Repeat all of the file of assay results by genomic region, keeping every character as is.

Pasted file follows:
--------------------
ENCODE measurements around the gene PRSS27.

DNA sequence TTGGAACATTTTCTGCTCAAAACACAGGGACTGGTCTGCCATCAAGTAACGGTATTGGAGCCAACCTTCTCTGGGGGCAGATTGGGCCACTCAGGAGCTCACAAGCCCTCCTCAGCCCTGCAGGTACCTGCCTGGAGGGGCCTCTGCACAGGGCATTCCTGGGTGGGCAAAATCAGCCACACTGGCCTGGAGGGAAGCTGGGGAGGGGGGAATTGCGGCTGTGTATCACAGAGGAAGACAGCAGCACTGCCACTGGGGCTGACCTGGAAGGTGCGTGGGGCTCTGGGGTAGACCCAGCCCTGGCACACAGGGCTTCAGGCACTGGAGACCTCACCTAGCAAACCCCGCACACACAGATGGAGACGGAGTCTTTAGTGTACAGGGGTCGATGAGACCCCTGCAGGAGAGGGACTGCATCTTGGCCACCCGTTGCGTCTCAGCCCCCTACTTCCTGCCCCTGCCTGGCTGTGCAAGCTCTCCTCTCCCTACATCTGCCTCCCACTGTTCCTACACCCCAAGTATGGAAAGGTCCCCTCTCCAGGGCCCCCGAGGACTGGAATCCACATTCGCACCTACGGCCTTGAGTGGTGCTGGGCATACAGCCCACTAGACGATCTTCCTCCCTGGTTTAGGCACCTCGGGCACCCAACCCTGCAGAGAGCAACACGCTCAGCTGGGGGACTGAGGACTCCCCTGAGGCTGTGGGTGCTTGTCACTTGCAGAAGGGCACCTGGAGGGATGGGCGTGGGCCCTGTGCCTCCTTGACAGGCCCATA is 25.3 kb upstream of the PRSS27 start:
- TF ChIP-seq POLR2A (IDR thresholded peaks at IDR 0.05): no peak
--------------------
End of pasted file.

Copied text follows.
ENCODE measurements around the gene PRSS27.

DNA sequence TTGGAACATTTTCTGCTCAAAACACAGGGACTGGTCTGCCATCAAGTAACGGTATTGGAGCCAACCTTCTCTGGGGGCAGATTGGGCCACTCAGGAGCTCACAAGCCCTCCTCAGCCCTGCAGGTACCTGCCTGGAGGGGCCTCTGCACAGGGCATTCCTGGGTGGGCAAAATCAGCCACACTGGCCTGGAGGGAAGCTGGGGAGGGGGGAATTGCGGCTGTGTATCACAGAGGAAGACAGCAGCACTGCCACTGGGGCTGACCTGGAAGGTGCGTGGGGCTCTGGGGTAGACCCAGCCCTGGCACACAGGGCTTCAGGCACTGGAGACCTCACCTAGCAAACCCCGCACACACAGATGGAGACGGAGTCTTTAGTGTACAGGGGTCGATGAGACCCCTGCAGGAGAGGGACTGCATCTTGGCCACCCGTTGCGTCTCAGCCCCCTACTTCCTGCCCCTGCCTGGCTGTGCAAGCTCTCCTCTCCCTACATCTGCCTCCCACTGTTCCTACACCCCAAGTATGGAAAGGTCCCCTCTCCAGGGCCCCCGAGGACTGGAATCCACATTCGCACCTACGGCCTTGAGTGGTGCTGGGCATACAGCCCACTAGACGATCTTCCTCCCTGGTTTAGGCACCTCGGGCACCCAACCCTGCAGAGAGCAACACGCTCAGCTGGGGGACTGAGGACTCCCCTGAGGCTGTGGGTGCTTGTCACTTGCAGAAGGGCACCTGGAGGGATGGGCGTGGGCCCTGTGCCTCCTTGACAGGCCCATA is 25.3 kb upstream of the PRSS27 start:
- TF ChIP-seq POLR2A (IDR thresholded peaks at IDR 0.05): no peak